Women of Fukushima

Paul Johannessen | Japan | 2012 | 23 mins

Women of Fukushima Synopsis

Six Japanese women offer brutally honest views on the state of the clean­up, cover­ups, and untruths since the nuclear accident in Fukushima, and how it has affected their lives, homes, and families.

Women of Fukushima was an official selection of the 2017 WVN Online Film Festival and was the recipient of the Best Documentary Short award.

Watch Producer Jeffrey Jousan’s acceptance speech for Best Documentary Short (2017).

About the Filmmakers

Born in Sydney, Australia, Paul Johannessen has worked in both TV/Film production and music production since 1999. After a brief period in Norway, Paul moved to Tokyo in 2009 and started working freelance as a cameraman and editor. Eight months after the earthquake and tsunami, Paul began a documentary project in Ishinomaki seeking to make something inspiring out of something tragic.

The result was a short documentary, Then and Now, which continues to find success in assisting the people of Ishinomaki by bringing awareness to their plight. This success left Paul and his team of producers, Jeffrey Jousan and Ivan Kouvac, with a hunger to do more which led to them collaborating again for Women of Fukushima.

More from the Filmmakers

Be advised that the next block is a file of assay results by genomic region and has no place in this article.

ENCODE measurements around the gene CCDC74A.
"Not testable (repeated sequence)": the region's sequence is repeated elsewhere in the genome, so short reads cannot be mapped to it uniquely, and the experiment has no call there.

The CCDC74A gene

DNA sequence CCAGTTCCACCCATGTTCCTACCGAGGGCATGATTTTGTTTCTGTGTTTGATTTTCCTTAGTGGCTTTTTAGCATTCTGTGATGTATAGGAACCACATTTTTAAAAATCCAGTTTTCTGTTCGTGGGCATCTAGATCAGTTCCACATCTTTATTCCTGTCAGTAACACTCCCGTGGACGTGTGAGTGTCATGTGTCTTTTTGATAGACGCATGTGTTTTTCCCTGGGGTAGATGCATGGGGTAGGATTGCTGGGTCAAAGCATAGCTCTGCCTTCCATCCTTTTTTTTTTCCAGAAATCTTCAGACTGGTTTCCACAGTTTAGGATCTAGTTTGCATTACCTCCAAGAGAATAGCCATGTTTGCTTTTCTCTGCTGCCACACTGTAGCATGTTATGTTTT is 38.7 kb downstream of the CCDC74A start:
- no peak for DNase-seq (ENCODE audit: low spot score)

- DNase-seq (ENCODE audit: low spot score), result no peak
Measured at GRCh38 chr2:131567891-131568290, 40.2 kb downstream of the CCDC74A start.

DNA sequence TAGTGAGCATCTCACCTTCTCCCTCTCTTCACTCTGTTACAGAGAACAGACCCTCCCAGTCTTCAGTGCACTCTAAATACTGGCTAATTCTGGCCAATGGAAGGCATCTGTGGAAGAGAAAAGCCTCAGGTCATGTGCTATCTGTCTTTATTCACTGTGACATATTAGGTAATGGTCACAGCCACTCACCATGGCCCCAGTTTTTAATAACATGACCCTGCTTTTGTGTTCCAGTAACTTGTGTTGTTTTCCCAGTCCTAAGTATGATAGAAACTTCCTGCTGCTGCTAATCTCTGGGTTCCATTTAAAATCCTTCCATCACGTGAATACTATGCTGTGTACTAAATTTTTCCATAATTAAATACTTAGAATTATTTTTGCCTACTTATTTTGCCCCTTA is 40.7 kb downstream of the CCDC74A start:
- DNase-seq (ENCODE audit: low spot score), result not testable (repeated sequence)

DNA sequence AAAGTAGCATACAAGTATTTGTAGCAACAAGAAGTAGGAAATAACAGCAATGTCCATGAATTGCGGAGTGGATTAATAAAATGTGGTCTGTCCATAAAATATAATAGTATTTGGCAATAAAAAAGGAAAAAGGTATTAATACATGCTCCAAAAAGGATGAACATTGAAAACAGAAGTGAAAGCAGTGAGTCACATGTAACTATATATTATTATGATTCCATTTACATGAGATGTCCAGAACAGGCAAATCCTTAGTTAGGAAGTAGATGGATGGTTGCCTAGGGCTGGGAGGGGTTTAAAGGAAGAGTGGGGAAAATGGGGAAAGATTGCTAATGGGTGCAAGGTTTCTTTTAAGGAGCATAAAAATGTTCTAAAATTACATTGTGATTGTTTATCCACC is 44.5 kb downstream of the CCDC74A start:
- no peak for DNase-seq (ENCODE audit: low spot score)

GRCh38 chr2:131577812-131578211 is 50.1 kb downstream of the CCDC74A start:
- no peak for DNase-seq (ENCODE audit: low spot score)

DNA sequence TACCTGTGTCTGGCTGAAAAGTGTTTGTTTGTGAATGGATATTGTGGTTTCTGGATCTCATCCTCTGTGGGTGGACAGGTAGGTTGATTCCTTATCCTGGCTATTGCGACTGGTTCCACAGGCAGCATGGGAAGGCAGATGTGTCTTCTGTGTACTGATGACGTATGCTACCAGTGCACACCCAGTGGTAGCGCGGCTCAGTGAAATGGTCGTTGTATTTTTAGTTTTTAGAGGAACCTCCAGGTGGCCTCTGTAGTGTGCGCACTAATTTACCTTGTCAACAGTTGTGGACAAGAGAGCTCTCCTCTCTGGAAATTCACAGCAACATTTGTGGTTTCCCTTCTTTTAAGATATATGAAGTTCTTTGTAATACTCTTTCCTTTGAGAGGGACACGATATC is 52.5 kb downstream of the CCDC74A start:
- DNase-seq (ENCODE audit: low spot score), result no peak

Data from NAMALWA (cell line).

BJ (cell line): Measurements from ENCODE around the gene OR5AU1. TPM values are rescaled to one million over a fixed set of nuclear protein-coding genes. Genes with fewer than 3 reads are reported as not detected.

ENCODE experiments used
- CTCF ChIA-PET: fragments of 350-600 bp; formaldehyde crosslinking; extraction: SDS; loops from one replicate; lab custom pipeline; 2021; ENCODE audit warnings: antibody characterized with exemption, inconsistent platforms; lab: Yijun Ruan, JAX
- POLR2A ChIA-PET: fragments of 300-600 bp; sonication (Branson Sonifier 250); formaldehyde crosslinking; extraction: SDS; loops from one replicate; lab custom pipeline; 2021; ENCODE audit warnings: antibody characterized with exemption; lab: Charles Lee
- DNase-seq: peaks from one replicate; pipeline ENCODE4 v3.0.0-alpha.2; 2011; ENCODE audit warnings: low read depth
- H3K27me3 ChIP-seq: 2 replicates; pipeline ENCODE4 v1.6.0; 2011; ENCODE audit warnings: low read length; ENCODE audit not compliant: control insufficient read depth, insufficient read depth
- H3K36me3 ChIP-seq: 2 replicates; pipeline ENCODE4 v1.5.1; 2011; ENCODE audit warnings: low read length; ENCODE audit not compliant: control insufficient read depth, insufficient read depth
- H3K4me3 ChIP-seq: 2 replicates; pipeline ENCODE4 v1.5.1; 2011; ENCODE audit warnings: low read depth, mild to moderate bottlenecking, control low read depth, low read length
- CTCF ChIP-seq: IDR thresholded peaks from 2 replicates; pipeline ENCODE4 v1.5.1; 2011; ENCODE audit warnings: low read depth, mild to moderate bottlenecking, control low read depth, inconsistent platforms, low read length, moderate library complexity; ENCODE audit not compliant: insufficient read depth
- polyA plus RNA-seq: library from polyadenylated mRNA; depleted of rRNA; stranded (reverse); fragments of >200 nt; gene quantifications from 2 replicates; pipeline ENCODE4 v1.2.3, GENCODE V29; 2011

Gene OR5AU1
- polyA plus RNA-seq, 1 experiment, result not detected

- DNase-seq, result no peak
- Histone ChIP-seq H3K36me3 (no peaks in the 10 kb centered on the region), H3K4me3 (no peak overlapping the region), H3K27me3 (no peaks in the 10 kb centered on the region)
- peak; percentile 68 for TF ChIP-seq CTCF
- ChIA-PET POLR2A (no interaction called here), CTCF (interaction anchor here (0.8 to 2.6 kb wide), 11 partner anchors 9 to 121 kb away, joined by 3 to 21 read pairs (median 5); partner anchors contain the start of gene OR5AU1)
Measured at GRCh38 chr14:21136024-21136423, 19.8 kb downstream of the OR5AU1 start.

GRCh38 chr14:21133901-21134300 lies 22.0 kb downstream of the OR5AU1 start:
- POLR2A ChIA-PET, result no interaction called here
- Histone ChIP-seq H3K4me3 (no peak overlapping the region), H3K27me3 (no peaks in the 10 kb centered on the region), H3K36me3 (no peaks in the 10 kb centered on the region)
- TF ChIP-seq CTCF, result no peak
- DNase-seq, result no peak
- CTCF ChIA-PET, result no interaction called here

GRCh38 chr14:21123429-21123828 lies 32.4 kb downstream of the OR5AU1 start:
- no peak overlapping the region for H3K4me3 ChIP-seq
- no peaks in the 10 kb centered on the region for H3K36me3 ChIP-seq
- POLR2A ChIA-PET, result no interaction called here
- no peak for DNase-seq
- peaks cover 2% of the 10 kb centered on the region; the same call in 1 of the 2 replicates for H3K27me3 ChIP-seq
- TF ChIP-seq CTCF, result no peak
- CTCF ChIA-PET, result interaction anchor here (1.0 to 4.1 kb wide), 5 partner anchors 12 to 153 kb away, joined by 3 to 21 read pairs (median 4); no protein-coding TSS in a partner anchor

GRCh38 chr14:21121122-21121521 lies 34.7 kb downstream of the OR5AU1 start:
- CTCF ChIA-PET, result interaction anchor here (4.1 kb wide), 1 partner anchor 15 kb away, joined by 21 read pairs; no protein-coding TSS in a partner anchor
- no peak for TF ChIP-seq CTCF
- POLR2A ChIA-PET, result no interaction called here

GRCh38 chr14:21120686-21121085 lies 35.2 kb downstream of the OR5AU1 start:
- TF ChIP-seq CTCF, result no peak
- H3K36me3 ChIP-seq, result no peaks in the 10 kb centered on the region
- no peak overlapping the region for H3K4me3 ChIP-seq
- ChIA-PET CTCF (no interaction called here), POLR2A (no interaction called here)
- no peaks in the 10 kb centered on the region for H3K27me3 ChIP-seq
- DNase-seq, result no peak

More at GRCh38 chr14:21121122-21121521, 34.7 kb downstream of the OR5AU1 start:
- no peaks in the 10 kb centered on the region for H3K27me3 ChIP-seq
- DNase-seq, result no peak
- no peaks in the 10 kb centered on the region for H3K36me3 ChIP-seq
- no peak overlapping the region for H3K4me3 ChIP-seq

The full ramifications of the aftermath of the disaster that occurred at the Fukushima Daiichi Nuclear Power Plant in March 2011 will take decades to unfold. Having shifted from the initial visceral drama to a more long­-term almost-invisible threat, there is a real risk that the situations faced by residents of Fukushima Prefecture will simply vanish from the radar screens of the world’s media (or, in the case of Japanese media, remain non­existent). To this day, as a result of the meltdowns, children can’t play outside, families are breaking up, and women are even having abortions for fear of genetic damage to their unborn children. Hope is hard to come by in Fukushima.

However, after meeting a group of outspoken local women, we were compelled to capture their spirit and stories. These Japanese women, traditionally shy and quiet, have taken their anger, anxiety, frustration, and loss of hope, and turned it into a rallying call to move forward to change Japan and the world into a safer place for our children. Their resilience and honesty in the face of the Japanese government’s lies and complacency compelled us to provide a platform for them to speak their minds. The results surprise, shock, and inspire.

Our motivation for making this film was to ensure that an international audience could witness the honesty and courage of these women, who have dared to speak up where others have remained silent.

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